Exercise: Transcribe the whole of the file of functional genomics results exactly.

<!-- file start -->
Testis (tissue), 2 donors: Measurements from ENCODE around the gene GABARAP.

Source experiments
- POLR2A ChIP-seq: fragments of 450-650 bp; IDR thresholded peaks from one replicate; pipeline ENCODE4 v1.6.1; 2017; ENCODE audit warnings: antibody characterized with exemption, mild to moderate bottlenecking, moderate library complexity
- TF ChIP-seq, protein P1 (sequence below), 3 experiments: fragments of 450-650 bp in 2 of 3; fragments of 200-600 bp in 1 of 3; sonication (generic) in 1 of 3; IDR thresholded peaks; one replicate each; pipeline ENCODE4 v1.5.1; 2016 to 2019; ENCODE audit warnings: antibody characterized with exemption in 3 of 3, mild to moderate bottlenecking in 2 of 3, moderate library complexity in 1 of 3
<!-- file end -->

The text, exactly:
Testis (tissue), 2 donors: Measurements from ENCODE around the gene GABARAP.

Source experiments
- POLR2A ChIP-seq: fragments of 450-650 bp; IDR thresholded peaks from one replicate; pipeline ENCODE4 v1.6.1; 2017; ENCODE audit warnings: antibody characterized with exemption, mild to moderate bottlenecking, moderate library complexity
- TF ChIP-seq, protein P1 (sequence below), 3 experiments: fragments of 450-650 bp in 2 of 3; fragments of 200-600 bp in 1 of 3; sonication (generic) in 1 of 3; IDR thresholded peaks; one replicate each; pipeline ENCODE4 v1.5.1; 2016 to 2019; ENCODE audit warnings: antibody characterized with exemption in 3 of 3, mild to moderate bottlenecking in 2 of 3, moderate library complexity in 1 of 3